From Birch Lane, high above Eugene, a deep red path cuts across the landscape. The trail ducks in and out of trees along the Patterson Slough, circling a verdant field on the east bank of the Willamette River.
The path, called Pre’s Trail in honor of late Oregon track hero Steve Prefontaine, is a 4.1-mile runner’s oasis in a changing college town. Eugene’s Historic Review Board on Thursday approved designation of the trail as a city landmark, which stands to protect the path into the future.
Pre’s Trail today hosts runners and walkers almost exclusively, but it was a Swiss exercise craze that inspired the trail’s creation.
The Swiss life insurance company Vita in 1968 funded the first parcourse (or vitaparcours), a dedicated running and walking trail, typically forested, with various exercise stations along the route. The idea was to create a self-contained, total-body exercise routine that included stretching, strength and cardio.
“A parcours [sic] consists of exercise stations to provide the opportunity of exercising one’s total physic [sic] while jogging,” wrote legendary Oregon track coach Bill Bowerman. “These stations stress exercises involving the upper body, arms, back and torso, while the jogging path builds up the legs and wind.”
Parcourses had by the early ‘70s become immensely popular in Europe, where they were installed by the hundreds.
“When my brother used to run in Europe,” said Linda Prefontaine, Steve’s sister, “he discovered these trails.”
Steve Prefontaine, who once held seven American distance records, often spoke out in favor of athletes and athletes’ rights. He had crafted a proposal for a parcourse in Alton Baker Park and pitched it to Lane County.
Parks officials were considering a 1-mile parcourse around the time Prefontaine died in a car crash on Skyline Boulevard in 1975. After his death, Prefontaine’s supporters and the Eugene-area running community sought ways to memorialize the fallen track icon.
A running trail and parcourse quickly rose to the top of the list.
Within a few months of Pre’s death, supporters had laid a nearly 5-mile trail of wood chips through Alton Baker Park. The trail’s center loop became a parcourse featuring six exercise stations including stretching, a balance beam and a “pole climb.” The Steve Prefontaine Parcourse, as it was officially known, was dedicated in September 1975.
Pre’s Trail became an instant hit.
That’s likely because of how it was designed. Lane County officials called it a trail “built exclusively for the runner’s needs” in a 1979 pamphlet they issued on how to build a parcourse.
The county advised easy access, parking, no street crossings and “views of desirable vistas.” One of the guiding questions was, “Will it offer the amenities of trees and ‘natural’ surroundings that will norish [sic] the soul of the runner?”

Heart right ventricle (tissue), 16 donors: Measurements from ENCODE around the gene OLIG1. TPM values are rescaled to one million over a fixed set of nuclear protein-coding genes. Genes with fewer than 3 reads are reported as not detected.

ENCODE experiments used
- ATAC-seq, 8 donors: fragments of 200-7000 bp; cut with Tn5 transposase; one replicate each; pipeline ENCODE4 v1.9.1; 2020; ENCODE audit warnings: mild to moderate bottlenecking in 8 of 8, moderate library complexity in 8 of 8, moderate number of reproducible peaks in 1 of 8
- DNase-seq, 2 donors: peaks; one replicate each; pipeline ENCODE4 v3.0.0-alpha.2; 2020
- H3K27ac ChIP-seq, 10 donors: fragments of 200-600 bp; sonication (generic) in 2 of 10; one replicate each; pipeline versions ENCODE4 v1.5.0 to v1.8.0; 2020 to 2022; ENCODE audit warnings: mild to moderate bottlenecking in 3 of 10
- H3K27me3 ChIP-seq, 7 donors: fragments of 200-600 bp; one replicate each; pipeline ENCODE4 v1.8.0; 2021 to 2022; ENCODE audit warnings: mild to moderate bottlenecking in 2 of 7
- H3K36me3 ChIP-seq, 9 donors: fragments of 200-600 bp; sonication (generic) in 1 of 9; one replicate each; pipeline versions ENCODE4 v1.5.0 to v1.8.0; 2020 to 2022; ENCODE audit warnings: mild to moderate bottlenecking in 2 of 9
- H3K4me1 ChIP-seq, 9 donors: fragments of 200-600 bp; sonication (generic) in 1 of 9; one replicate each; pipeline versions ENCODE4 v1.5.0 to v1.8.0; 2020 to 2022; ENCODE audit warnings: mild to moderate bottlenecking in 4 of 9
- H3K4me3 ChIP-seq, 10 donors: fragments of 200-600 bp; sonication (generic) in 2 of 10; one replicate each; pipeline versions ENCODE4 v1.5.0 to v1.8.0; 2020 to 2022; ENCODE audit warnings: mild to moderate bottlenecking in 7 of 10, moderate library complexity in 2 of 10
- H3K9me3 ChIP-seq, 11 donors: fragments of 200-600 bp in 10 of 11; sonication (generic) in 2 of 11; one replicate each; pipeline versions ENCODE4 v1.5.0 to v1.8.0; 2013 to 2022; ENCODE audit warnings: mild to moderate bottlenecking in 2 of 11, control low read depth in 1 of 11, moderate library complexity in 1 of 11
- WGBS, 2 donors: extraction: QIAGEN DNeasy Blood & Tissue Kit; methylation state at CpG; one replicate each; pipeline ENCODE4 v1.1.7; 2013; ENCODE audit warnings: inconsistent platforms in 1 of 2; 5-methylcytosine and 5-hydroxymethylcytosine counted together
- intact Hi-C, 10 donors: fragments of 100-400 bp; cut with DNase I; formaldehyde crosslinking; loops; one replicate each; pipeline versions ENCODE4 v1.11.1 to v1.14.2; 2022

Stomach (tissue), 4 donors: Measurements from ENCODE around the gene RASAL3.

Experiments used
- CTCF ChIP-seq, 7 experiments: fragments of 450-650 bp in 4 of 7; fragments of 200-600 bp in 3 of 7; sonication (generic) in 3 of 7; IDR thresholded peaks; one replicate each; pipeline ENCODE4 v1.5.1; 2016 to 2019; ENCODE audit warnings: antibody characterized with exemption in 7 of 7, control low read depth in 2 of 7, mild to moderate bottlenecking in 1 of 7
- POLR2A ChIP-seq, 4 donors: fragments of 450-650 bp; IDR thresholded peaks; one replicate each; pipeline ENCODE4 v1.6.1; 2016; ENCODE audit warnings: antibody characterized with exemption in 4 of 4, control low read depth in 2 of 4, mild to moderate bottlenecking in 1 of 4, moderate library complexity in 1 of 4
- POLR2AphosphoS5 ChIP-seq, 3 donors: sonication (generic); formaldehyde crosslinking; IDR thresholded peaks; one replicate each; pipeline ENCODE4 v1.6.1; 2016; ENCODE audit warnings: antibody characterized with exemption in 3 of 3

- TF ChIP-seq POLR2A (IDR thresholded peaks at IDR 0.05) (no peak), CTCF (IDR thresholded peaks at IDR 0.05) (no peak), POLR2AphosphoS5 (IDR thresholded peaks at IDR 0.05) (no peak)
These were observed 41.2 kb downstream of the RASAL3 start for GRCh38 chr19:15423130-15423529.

The result is a trail that can feel a world away even on a busy university campus.
Pre’s Trail was an early American example of the Swiss fitness sensation taking the country and world by storm. By the mid-1980s some 4,500 parcourses were constructed in the U.S. alone, according to an estimate in Outside Magazine. Switzerland still has more than 500.
The outdoor circuit training parcourses offered was free, accessible and relatively simple. However, as indoor gyms and fitness facilities became cheaper and more abundant, the parcourse began its slow demise.
“These individual exercise stations — collectively known as a par course — are probably among the most practical, yet least used, fitness amenities anywhere,” reads a blog post on senior fitness occupying a lonely corner of the internet.
Nowhere is that more visible, perhaps, than the Portland Exercise Course on Terwilliger Parkway, constructed a year before Pre’s Trail.
The 2-mile course is largely abandoned. Though the Portland Parks Bureau recommended its removal in 1983, much of the old metal exercise equipment is still intact.
Bars for stretching and pull-ups sit forlorn on the weedy hillside. An immaculate set of gymnastics rings hides behind an evergreen.
The trail rolls up and down gentle hills enveloped by the forest canopy with occasional views of Mount Hood.
“It’s just now a matter of protecting it from outside pressures and then getting people to appreciate the nature of it,” said Wes Risher with the Friends of Terwilliger. “I think people, when they actually use it, they get it.”
Risher and the Friends of Terwilliger would like to restore the parcourse in the future, but those plans are currently on hold.
Eugene, on the other hand, removed exercise stations from Pre’s Trail around the turn of the century.
The central loop of the trail is still called the Parcourse Loop, but that’s about the only remnant of the trail’s multipurpose past.
Bowerman once called Pre’s Trail “a fitting memorial to our country’s greatest distance runner.”
The Historic Review Board approved the landmark designation with no opposition, according to Eugene assistant planner Rodney Bohner. The board has five days to issue public notice of the designation, which is followed by a 12-day window to appeal.
Eugene previously listed Pre’s Rock, the site of the crash, as a city landmark in 2016.
Protecting the trail, his sister Linda said, honors Prefontaine “for what he loved: running.”